My mom passed away a few years ago. My cousins who I rarely see much of anymore were wonderful in coming out to pay their respects to their “Aunt Terry”. Outside the church as we waited for things to get settled I spoke to my cousin Tommy. I thanked him for taking the time out to be there. I also told him then that I appreciated the feelings he was having when his mother died some years earlier. I said that while I was there at her wake and her funeral and I could sympathize with his feelings then, only at the death of my own mother did I really have a full understanding of what such an event felt like.
He thanked me and then noted that his mother’s passing had brought him closer to God. Now the family knows that I’m an atheist. Tommy’s statement to me was purely out of graciousness and a desire to uplift me. It wasn’t an effort by any means whatsoever to make me feel bad, yet his words left me cold.
I find that the words of sympathy Christians give, while comforting to other believers, are of little comfort to those who don’t believe in a deity. This idea that we suffer now but that all will be better in Heaven doesn’t add up to the non-believer.
Often times on CAF the question is asked how does one best evangelize, and the response is often to do right and lead by example. Non-believers often will do right and lead by example, although not to convince people of the correctness of their faith position but simply to do right.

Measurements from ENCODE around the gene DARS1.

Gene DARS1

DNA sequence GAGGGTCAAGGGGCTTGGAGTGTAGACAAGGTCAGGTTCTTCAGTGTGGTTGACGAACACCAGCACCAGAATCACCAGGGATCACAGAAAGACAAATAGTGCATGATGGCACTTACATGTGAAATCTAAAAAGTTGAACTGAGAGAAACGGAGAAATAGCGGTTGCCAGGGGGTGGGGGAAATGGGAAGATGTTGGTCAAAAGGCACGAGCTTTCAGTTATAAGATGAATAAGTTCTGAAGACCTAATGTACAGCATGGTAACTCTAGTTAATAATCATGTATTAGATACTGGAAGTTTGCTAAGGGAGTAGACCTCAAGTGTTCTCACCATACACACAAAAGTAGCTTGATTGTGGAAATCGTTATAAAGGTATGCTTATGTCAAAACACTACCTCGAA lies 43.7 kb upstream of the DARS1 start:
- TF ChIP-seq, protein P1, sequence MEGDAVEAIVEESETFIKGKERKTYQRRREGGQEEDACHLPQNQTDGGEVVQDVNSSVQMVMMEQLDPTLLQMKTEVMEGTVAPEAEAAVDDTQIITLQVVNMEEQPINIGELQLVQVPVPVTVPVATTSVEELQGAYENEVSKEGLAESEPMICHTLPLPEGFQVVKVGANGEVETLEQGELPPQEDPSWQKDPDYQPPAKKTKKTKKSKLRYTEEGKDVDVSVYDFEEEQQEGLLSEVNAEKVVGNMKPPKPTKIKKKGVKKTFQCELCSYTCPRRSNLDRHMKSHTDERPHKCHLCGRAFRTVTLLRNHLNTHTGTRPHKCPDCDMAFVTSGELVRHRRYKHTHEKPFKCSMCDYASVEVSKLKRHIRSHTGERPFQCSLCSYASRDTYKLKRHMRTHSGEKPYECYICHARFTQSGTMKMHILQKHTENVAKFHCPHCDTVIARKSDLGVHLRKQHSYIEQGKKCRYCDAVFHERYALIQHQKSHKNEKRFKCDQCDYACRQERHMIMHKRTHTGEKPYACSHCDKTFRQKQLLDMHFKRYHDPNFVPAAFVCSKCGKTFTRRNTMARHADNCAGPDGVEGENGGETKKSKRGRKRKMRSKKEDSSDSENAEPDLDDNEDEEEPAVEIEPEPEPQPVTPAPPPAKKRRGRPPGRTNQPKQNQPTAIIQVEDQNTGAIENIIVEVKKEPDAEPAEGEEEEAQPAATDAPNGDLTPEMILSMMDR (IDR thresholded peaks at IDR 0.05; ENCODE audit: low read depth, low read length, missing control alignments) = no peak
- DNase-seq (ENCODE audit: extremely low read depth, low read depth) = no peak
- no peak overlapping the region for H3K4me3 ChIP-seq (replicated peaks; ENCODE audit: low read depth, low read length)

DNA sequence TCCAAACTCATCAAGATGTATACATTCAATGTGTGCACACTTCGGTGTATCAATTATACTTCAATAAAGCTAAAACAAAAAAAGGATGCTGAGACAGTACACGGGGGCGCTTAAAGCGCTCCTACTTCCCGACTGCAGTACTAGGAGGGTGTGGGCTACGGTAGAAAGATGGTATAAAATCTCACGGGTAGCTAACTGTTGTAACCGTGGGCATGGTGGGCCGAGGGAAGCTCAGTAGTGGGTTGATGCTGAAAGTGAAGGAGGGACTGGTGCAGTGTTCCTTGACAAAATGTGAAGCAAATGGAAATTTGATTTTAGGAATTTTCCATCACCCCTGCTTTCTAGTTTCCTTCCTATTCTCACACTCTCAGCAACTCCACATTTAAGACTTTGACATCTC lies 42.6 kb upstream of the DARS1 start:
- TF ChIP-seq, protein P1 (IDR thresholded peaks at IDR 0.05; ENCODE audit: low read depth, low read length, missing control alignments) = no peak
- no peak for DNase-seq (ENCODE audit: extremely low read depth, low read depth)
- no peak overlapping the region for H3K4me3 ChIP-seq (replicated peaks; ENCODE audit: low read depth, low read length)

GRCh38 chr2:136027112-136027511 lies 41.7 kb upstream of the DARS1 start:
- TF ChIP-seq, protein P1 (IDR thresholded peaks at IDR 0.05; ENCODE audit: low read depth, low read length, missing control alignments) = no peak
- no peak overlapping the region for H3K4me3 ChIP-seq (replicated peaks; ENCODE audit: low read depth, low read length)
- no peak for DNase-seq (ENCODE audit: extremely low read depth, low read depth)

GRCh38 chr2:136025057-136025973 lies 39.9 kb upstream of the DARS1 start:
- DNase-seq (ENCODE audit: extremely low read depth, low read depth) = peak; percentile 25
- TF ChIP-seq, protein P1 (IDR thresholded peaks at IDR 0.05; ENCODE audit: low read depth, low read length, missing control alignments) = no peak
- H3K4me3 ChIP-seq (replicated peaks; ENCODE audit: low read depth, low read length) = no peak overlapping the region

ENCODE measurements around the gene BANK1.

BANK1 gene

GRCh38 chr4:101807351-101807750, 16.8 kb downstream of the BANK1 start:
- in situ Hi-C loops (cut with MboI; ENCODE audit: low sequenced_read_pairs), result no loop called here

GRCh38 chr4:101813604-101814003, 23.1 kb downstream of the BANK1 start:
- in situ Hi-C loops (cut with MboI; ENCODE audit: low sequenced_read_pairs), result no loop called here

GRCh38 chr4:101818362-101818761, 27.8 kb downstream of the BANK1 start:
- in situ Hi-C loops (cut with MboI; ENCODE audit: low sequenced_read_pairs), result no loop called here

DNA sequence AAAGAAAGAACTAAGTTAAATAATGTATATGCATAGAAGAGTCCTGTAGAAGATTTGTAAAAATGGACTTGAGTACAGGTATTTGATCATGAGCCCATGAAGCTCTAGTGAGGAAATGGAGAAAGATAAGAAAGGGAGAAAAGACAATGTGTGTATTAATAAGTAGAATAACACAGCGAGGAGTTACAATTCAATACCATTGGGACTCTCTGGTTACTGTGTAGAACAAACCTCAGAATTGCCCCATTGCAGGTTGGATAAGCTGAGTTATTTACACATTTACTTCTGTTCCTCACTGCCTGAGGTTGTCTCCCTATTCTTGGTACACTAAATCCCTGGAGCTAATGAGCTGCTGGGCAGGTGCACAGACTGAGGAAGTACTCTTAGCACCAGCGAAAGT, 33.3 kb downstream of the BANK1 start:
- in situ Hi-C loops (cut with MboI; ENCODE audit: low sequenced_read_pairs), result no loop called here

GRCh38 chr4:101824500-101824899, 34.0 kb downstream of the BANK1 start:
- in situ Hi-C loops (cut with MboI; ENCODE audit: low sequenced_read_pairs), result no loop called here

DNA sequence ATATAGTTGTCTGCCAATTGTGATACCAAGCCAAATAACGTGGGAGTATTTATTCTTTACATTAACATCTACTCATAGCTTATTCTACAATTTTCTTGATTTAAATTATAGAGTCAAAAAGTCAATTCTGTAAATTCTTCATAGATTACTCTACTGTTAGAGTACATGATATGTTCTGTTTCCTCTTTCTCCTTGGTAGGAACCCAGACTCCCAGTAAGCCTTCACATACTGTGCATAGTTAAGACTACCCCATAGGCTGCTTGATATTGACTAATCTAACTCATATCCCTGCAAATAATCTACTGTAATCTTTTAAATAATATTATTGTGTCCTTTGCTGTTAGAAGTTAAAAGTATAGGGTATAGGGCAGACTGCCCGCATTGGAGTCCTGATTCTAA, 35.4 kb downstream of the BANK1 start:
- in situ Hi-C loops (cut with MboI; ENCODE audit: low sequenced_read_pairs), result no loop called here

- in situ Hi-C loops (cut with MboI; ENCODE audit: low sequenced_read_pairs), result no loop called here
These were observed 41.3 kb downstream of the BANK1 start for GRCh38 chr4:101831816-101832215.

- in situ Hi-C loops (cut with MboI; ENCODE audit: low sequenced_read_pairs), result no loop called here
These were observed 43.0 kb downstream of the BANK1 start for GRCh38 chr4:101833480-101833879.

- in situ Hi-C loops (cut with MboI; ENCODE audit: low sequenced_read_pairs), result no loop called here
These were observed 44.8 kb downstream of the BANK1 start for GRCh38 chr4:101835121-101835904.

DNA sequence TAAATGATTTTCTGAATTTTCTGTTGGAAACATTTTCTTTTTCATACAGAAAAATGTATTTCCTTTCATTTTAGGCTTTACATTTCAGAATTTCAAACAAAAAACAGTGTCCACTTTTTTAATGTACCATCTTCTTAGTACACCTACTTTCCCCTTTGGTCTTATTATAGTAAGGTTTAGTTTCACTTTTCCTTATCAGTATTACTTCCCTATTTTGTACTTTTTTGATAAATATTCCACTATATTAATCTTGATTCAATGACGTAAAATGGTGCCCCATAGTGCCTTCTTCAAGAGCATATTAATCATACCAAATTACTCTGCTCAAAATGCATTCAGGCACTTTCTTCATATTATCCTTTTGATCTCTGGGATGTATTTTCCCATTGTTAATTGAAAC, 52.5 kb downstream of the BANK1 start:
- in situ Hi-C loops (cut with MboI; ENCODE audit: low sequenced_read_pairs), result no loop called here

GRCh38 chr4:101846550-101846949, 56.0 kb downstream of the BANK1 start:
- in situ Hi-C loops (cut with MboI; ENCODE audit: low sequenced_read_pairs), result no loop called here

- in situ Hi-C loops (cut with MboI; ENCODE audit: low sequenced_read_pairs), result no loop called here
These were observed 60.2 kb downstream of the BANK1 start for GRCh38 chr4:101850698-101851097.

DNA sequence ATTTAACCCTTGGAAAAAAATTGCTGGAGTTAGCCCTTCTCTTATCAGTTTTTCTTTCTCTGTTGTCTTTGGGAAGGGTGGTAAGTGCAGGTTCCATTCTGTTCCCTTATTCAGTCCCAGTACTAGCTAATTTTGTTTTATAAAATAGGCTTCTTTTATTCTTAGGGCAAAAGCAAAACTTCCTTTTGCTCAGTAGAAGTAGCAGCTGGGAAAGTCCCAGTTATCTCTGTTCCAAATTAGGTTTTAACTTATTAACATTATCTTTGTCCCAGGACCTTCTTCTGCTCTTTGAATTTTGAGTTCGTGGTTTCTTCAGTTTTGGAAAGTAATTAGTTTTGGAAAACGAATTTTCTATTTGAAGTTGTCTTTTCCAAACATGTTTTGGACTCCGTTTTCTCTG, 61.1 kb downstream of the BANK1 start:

The idea that atheists can not console but only rage is a seriously flawed and inaccurate characterization. There is consoling that doesn’t require asserting that there is a place beyond the earthly realm to which the sufferers go.
Atheists can’t tell the woman in Haiti who suffered the loss of a child that her baby is in Heaven, or the Elysian Fields, or any post-death paradise. The atheist also can’t look the woman in the eye either and say that her baby’s death was part of a holy plan. The atheist can’t with a straight face say that a child in unimaginable suffering made prayers upon deaf ears.
None of the priests or friends or relatives at my mother’s wake would dare say that watching my Mom with my father as she screamed in pain the night before she died begging for death would bring me closer to belief in God.